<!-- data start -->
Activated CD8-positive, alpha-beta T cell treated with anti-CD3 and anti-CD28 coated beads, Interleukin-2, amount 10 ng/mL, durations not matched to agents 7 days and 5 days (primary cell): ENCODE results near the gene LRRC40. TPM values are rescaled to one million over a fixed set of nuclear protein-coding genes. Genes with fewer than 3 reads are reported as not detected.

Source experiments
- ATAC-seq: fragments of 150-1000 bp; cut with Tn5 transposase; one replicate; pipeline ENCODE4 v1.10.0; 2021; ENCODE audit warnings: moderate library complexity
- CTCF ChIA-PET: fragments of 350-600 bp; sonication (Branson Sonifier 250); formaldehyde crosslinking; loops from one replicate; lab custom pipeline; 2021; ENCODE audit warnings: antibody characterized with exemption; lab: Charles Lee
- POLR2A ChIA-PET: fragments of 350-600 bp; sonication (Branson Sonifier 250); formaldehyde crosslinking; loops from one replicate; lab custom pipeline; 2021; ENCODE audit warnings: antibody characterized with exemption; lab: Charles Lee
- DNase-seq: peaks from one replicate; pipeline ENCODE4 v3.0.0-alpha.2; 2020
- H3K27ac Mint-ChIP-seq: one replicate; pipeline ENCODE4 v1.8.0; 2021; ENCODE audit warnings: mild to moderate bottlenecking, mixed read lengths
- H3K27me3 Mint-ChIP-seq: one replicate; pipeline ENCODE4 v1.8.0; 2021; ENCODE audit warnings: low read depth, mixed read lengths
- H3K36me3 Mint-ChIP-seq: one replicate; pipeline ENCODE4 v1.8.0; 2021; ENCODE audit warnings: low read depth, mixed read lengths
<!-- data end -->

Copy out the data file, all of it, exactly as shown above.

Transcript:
Activated CD8-positive, alpha-beta T cell treated with anti-CD3 and anti-CD28 coated beads, Interleukin-2, amount 10 ng/mL, durations not matched to agents 7 days and 5 days (primary cell): ENCODE results near the gene LRRC40. TPM values are rescaled to one million over a fixed set of nuclear protein-coding genes. Genes with fewer than 3 reads are reported as not detected.

Source experiments
- ATAC-seq: fragments of 150-1000 bp; cut with Tn5 transposase; one replicate; pipeline ENCODE4 v1.10.0; 2021; ENCODE audit warnings: moderate library complexity
- CTCF ChIA-PET: fragments of 350-600 bp; sonication (Branson Sonifier 250); formaldehyde crosslinking; loops from one replicate; lab custom pipeline; 2021; ENCODE audit warnings: antibody characterized with exemption; lab: Charles Lee
- POLR2A ChIA-PET: fragments of 350-600 bp; sonication (Branson Sonifier 250); formaldehyde crosslinking; loops from one replicate; lab custom pipeline; 2021; ENCODE audit warnings: antibody characterized with exemption; lab: Charles Lee
- DNase-seq: peaks from one replicate; pipeline ENCODE4 v3.0.0-alpha.2; 2020
- H3K27ac Mint-ChIP-seq: one replicate; pipeline ENCODE4 v1.8.0; 2021; ENCODE audit warnings: mild to moderate bottlenecking, mixed read lengths
- H3K27me3 Mint-ChIP-seq: one replicate; pipeline ENCODE4 v1.8.0; 2021; ENCODE audit warnings: low read depth, mixed read lengths
- H3K36me3 Mint-ChIP-seq: one replicate; pipeline ENCODE4 v1.8.0; 2021; ENCODE audit warnings: low read depth, mixed read lengths